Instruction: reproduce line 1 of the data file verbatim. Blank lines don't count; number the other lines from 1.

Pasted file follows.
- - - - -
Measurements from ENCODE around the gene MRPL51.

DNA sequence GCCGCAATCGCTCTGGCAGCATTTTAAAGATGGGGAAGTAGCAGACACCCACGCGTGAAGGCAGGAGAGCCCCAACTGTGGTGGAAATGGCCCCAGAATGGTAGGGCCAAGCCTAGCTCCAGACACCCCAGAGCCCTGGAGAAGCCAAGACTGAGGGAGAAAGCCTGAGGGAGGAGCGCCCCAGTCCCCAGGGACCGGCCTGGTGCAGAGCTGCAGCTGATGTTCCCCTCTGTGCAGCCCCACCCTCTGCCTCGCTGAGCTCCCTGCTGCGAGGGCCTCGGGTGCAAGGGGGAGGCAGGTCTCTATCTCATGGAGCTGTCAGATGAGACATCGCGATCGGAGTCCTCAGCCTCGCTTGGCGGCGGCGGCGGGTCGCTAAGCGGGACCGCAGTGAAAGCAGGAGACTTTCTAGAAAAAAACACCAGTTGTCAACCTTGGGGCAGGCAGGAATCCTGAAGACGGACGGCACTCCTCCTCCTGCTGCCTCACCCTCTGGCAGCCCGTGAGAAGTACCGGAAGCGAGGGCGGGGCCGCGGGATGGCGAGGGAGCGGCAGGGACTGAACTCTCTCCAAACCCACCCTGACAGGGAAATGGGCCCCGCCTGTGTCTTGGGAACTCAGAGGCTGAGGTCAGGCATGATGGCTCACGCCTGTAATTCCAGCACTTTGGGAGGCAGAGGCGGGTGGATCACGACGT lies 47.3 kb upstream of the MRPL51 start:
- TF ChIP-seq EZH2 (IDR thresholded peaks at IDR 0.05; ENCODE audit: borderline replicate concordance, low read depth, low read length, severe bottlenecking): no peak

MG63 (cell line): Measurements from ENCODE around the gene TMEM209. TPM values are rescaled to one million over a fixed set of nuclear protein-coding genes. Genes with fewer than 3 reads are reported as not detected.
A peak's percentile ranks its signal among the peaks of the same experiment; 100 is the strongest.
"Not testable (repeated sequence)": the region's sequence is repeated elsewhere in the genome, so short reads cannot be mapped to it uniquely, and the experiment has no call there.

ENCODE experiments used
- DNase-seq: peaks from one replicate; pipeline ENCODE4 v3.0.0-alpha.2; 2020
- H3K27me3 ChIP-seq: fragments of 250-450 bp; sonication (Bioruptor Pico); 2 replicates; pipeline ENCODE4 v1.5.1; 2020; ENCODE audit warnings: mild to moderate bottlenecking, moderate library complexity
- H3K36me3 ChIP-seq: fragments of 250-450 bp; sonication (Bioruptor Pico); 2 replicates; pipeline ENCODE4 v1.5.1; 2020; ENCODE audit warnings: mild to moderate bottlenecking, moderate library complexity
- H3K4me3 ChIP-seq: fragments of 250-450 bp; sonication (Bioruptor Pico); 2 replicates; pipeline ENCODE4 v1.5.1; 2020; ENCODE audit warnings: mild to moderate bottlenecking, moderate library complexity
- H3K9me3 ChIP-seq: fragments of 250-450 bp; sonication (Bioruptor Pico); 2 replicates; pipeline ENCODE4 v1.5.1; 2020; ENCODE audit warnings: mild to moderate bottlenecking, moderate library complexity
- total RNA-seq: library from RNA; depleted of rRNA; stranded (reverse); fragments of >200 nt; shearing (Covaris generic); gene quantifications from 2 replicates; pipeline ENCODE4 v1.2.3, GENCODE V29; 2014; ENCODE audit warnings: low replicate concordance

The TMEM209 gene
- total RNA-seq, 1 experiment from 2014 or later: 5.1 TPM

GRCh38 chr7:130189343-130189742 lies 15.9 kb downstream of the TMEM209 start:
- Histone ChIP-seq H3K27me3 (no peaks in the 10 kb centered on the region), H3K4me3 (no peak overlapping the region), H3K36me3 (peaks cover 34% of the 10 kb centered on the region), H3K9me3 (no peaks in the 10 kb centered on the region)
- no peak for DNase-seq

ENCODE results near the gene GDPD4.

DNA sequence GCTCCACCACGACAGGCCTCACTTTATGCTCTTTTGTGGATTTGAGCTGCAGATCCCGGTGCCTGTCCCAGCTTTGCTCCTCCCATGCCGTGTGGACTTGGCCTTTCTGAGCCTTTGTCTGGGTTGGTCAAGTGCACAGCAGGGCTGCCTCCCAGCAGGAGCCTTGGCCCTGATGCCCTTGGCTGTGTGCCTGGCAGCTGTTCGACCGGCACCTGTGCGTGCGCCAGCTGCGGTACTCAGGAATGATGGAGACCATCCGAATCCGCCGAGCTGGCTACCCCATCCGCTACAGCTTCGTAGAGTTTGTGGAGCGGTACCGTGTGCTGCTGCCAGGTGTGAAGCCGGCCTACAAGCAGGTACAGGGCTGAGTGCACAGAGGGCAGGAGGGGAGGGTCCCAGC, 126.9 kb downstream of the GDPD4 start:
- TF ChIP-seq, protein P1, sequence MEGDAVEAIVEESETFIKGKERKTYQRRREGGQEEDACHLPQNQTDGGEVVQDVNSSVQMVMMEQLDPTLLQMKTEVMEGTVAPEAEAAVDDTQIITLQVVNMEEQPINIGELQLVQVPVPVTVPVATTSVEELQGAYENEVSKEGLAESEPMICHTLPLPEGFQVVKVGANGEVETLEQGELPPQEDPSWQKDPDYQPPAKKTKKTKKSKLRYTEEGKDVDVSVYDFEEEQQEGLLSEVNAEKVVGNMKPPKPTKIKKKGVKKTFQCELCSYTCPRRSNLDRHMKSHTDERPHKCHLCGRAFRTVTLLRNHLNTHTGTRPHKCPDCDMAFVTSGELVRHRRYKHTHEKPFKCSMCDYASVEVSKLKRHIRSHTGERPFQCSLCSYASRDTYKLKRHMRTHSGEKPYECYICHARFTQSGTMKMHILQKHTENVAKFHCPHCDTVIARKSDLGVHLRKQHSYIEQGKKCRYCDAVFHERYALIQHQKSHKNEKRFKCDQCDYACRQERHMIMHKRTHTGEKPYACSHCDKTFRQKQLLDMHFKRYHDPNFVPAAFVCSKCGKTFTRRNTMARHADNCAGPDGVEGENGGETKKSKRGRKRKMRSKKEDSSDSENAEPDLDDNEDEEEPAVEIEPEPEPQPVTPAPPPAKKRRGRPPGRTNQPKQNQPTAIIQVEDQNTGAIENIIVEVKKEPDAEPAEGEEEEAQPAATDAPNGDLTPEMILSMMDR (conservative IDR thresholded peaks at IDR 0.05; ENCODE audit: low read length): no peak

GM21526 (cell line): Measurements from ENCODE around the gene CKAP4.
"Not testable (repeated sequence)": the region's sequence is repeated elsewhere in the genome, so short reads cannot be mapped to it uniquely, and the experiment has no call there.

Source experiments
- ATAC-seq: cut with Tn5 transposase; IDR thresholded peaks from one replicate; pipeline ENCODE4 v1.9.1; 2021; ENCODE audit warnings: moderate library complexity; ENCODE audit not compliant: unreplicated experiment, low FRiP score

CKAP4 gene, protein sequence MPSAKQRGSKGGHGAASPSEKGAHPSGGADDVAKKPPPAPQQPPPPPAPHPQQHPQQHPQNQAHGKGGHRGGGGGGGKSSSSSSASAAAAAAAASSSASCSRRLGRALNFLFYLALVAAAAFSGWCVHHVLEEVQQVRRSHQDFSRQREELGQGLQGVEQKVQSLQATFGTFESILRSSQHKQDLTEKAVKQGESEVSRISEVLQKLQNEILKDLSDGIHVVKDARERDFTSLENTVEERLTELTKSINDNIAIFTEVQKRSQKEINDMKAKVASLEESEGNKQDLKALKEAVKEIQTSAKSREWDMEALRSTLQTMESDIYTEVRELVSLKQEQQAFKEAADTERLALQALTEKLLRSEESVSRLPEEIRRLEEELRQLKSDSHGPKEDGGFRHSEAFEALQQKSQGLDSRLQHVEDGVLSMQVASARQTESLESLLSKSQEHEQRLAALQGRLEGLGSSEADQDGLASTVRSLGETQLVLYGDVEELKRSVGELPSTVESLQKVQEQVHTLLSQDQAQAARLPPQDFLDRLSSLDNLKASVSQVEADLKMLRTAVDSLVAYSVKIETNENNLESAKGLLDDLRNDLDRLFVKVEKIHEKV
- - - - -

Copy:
Measurements from ENCODE around the gene MRPL51.